#### Transcript Trends in math motivation and math self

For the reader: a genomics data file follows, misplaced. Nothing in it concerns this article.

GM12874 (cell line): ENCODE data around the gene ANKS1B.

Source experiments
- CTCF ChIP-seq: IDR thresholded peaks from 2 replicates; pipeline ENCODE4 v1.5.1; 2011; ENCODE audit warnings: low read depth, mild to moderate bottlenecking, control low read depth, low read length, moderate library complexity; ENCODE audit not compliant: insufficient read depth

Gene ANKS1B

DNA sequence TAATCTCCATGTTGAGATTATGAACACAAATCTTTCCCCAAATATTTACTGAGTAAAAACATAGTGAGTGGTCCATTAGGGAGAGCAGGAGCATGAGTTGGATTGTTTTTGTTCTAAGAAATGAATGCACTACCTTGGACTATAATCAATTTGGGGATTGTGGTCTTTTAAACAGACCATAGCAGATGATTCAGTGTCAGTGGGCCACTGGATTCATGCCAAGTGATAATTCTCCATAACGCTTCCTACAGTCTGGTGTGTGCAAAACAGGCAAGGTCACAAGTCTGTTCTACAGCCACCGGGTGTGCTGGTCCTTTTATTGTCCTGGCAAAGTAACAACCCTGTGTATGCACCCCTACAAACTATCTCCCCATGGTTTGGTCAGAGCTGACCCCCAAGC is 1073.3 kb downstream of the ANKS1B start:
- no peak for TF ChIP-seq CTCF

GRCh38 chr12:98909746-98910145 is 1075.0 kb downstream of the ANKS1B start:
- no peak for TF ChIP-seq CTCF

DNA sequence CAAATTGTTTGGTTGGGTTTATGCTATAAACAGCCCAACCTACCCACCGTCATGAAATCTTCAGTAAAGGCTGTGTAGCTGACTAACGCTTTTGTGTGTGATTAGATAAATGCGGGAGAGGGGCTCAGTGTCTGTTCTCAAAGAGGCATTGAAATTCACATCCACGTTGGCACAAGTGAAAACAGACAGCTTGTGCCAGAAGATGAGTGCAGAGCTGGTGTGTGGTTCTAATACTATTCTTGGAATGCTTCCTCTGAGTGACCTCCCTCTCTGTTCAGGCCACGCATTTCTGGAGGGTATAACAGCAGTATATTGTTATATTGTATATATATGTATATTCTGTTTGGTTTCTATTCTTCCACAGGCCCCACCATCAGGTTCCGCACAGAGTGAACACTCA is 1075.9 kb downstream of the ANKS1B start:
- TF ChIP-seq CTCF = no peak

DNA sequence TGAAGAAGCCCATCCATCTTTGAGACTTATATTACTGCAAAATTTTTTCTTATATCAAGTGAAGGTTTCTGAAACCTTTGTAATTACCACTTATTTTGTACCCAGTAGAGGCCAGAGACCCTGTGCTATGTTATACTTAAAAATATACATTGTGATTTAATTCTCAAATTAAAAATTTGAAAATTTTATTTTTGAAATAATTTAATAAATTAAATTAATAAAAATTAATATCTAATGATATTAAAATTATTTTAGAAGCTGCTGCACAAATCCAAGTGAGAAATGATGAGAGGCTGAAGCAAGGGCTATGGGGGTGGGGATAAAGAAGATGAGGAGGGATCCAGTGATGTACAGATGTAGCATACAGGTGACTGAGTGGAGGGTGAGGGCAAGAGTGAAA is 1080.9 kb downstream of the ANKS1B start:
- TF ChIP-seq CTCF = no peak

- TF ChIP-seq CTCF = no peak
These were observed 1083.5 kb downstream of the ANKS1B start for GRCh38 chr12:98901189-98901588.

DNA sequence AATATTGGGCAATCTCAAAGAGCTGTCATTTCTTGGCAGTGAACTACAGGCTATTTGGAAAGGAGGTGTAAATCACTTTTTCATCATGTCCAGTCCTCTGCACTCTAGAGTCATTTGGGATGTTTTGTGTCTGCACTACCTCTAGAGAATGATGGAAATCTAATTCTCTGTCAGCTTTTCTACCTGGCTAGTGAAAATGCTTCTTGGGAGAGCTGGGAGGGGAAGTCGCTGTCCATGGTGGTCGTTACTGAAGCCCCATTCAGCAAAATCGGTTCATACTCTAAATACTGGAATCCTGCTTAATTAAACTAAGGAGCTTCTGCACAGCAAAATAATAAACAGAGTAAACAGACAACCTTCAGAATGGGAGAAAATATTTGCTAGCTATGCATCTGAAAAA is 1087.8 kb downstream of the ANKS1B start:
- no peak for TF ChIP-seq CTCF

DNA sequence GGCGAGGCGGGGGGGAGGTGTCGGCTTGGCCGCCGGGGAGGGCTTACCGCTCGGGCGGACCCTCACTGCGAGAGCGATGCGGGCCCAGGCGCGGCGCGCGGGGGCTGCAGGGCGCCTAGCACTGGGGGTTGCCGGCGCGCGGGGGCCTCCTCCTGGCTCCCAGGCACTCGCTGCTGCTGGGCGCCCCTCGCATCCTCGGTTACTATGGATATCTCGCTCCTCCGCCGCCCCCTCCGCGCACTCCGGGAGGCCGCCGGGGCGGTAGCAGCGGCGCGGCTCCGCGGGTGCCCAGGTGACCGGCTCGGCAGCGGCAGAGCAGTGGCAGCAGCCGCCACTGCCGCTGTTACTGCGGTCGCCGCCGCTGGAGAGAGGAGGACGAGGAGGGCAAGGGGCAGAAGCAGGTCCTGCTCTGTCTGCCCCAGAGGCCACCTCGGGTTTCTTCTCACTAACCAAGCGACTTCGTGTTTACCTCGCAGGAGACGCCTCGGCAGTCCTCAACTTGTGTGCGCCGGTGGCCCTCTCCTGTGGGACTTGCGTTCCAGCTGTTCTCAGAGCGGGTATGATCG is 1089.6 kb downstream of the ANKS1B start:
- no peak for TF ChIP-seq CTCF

Trends in math motivation and math self-concept: gender differences NRU HSE Kuzmina yulia Gender and STEM STEM – Science, Technology, Engineering, Math Policymaker from different countries try to encourage girls to participate in STEM-related fields Gender disproportion in STEM exists in many countries including Russia Proportion of females in STEM related fields: Specialists with high education in science and technology – 29% (2015) Among graduates (2012-2014) from physics and math departments - 20%, from biology and chemistry – 60%, IT – 20% (Russian State Statistics Service) Gender gap in math self-concept and motivation is the important factor of gender disproportion in STEM Math self-concept and math intrinsic motivation are an important factors of participation in STEM activity (e.g. Heilbronner, 2011; Marsh & Yeung, 1997) These factors can have a different effect on career choice and academic achievements for boys and girls (e.g. Watt et al., 2012) The role of instrumental motivation in some previous studies was underestimated. Although many math teachers consider that focusing on importance and value math for future life can involve students in math activity and math lessons. Some studies show that in high school instrumental motivation becomes more important than intrinsic motivation Some studies show that math instrumental motivation is more important factor for choice of STEM career for girls than for boys Math instrumental motivation Two way to conceptualize instrumental motivation: 1) External motivation (it is the desire to obtain something practical or rewarding, such as improving future career opportunities (Hudson, 2000). Some prior researches tend to downplay the role of instrumental motivation in learning and found no significant correlations (Gardner, 1983; Gardner, Lalonde, Moorcroft, & Evers, 1985)*. 2) Expectancy value theory. Task value: 1) Perceived importance of being good at this activity 2) Perceived usefulness of the activity for obtaining short- or long-term goals Task value has the positive correlation with cognitive engagement and achievements. In high school task value in math is higher for boys than for girls (Wigfield, Eccles, MacIver, 1991). Beliefs in value in math declines more rapidly in high school (Jacobs et al., 2002) Inconsistent findings about trends in gender differences. Rate of decreasing is higher for girls (Eccles, 1987; Hyde и др., 1990). Rate of decreasing is the same for boys and girls or higher for boys ( Chouinard, Roy, 2008; Xin, & Cartwright, 2003; Watt, 2004; Gasco, 2004). Even though math achievement explained career differences between men and women, math task value partially explained the gender differences in STEM career attainment that were attributed to math achievement (Wang, Degol, Ye, 2015) AIMS To estimate gender differences in math instrumental motivation and math self-concept, math interest in the 8th and 9th grades To estimate the effect of instrumental motivation in math on math achievements, math interest and math self-concept To estimate gender differences in the correlation between math instrumental motivation and other math constructs Data: TIMSS-PISA data (later in more detail) Gender differences Girls have a lower level of math self-concept (Ma, X, 1995; Preckel, Goetz, Pekrun, 2008); math intrinsic motivation (Ackerman et al., 2001; Kovas и др., 2015) and instrumental motivation (Fredricks, Eccles, 2002) Self-concept and motivation have a different correlation with achievements for boys and girls (Vecchione, Alessandri, & Marsicano, 2014; Watt et al., 2012) Data TREC: https://trec.hse.ru/en/ 1st wave: TIMSS (2011) 8th grade. Variables: math self-concept, math intrinsic motivation, math instrumental motivation, TIMSS math scores. N= 4636 2nd wave: PISA (2012) 9th grade. Variables: math self-concept, math intrinsic motivation, math instrumental motivation, PISA math scores N=2927 (due to rotational design) Method 1) Multi-group CFA: measurement invariance, estimation of gender differences for each wave 2) Testing path models with 2-wave data (auto-regressive cross-lagged models) (all sample, by gender) 3) Testing model with data from 3rd way (probability to choose STEM career – self-report) Comparison mean latent variables After confirmation of measurement invariance we compare means of latent constructs Difference between boys and girls (std.) Wave 1 (8th grade) Wave2 (9th grade) Math self-concept -.10*** (.03) -.16*** (.04) Math intrinsic motivation -.05 (.03) -.14*** (.04) Math instrumental motivation -.21*** (.03) -.31*** (.04) Math self-concept, motivation and math achievements Female TIMSS M1 -0.10 Math selfconcept 0.45 Math interest PISA Instrumental motiv. Math self-concept, motivation and math achievements(girls/boys) TIMSS M1 Math selfconcept 0.45/0.47 Math interest PISA Instrumental motivation Auto-regressive cross-lagged model т Math interest1 Math selfconcept1 Instrumental motivation1 TIMSS 0.47 Math interest2 Math selfconcept2 Instrumental motiv.2 PISA Auto-regressive cross-lagged model (girls/boys) т ИНТЕРЕС1 С.оценка1 Инстр.мотив 1 TIMSS 0.47/0.47 Интерес2 С.оценка2 Инстр.мотив 2 PISA Probability to choose STEM career () m Math interest -.07 -.08 Female Math selfconcept Math instrumental motiv. PISA math scores Probability to choose STEM career Instrumental motivation can reduce gender gap in “STEM intention” Probability to choose STEM Female -.38*** (.03) Instrumental motivation .15** (.06) Female* Instr.mot .23*** (.07) Probability to choose STEM career (girls/boys) m Math interest Math selfconcept Math instrumental motiv. PISA math scores .15/.32 Probability to choose STEM career Problems and questions Technical: factorial invariance across time??? Interest – how it can be measured? Intrinsic motivation is not always and fully intrinsic Math interest and math lessons: is it possible to keep interest after math class in ordinary school? Are schools and teachers ready to really intrinsically motivated students? Results Math self-concept is more stable than instrumental and intrinsic motivation Girls have a lower level of math self-concept and math instrumental motivation in 8th grade. There is no significant gender difference in math interest in 8th grade. In 9th grade girls have a lower level of math interest. Self-concept and instrumental motivation. Gender differences remain the same from 8th to 9th grade for math selfconcept and math instrumental motivation but increase for math interest There are gender differences in relationships between constructs. Math selfconcept is the significant predictor of subsequent interest for girls only. Math instrumental motivation is significant predictor of math achievements and interest for girls not for boys. At the same time previous achievement correlated with subsequent math SC for boys only. Math self-concept has a larger correlation with probability to choose STEM career for boys than for girls Math instrumental motivation has a larger correlation with probability to choose STEM career for girls than for boys